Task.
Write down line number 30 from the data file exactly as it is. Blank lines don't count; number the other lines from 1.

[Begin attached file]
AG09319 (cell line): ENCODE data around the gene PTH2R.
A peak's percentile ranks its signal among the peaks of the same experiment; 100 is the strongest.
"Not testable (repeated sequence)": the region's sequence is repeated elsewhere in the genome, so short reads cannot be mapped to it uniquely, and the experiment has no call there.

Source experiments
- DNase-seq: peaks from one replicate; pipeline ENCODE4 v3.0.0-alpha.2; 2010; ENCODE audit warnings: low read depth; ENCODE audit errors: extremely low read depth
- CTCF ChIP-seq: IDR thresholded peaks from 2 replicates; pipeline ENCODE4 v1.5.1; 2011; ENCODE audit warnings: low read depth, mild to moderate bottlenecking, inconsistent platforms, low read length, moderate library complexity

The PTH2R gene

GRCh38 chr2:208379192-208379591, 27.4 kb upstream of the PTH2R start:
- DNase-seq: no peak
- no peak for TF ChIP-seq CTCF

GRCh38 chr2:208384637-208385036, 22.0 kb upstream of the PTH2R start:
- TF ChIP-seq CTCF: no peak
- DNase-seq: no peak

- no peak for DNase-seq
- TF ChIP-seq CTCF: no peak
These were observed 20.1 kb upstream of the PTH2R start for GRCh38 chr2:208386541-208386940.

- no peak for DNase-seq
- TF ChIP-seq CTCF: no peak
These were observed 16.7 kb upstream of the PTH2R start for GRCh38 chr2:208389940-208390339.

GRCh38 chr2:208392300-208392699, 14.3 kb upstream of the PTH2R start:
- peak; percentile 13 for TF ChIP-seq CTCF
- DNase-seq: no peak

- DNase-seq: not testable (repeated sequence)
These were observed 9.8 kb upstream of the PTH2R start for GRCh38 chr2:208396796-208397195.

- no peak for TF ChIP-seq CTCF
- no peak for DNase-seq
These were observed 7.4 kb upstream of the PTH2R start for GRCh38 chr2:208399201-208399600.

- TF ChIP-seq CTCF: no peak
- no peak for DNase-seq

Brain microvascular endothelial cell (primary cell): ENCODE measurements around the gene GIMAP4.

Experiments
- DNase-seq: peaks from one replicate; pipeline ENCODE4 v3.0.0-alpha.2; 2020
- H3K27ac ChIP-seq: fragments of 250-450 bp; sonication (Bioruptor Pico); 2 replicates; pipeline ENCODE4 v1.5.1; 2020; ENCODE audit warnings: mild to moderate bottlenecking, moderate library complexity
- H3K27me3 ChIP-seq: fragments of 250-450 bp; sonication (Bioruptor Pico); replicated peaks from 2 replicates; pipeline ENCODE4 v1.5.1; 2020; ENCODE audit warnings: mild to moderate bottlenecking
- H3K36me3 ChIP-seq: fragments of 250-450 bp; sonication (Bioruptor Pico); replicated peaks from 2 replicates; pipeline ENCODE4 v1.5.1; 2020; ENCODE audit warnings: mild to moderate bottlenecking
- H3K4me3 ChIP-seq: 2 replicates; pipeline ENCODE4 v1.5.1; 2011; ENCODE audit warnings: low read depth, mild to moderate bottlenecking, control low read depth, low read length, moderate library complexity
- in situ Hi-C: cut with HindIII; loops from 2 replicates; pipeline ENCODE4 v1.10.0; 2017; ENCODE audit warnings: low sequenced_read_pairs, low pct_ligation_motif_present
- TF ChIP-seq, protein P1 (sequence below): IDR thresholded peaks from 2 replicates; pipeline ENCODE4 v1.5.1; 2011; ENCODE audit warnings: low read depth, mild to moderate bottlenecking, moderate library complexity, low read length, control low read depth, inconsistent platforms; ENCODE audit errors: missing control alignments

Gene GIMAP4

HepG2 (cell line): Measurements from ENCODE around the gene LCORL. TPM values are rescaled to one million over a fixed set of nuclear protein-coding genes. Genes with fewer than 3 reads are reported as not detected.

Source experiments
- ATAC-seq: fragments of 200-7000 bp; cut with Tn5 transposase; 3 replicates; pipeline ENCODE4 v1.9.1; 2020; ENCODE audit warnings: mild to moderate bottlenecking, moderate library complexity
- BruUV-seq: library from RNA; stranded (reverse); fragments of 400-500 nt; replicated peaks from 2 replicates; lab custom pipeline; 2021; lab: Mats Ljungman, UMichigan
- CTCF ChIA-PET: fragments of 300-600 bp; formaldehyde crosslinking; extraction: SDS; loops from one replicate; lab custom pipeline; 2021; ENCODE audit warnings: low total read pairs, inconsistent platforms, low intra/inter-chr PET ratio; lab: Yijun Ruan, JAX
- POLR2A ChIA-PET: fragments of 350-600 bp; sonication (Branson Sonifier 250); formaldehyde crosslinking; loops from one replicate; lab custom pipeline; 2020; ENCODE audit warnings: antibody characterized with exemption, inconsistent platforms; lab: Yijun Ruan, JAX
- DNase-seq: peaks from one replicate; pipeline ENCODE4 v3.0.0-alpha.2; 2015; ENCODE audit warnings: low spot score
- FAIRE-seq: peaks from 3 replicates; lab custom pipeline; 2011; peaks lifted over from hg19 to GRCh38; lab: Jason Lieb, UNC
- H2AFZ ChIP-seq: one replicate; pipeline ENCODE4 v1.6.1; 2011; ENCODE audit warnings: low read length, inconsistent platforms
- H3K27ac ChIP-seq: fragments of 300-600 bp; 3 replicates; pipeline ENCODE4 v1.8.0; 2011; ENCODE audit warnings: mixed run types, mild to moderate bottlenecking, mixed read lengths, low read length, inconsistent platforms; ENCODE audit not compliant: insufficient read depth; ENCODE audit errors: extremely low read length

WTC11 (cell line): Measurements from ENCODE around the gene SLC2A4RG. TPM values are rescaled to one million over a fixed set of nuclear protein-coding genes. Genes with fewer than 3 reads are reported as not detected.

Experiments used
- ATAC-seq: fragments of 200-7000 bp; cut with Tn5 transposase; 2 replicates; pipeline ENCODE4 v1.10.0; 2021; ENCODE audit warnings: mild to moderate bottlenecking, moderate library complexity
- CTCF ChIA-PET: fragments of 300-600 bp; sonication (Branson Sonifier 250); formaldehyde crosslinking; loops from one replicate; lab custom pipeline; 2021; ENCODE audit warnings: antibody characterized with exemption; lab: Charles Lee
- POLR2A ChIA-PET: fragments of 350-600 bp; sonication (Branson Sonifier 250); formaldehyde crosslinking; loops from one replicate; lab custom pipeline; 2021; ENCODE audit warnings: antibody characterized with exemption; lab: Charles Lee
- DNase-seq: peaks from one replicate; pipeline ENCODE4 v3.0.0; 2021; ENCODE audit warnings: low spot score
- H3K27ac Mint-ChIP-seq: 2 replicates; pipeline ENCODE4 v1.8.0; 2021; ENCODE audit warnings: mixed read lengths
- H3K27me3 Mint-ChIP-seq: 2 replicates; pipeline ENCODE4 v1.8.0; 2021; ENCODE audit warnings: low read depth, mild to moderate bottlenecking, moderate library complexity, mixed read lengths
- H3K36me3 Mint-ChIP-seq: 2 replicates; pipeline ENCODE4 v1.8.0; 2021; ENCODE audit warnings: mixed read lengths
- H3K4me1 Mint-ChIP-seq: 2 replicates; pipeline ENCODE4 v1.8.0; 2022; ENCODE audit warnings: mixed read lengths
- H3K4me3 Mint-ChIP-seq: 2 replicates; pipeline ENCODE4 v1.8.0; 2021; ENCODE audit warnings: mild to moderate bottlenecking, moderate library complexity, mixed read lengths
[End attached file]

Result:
Brain microvascular endothelial cell (primary cell): ENCODE measurements around the gene GIMAP4.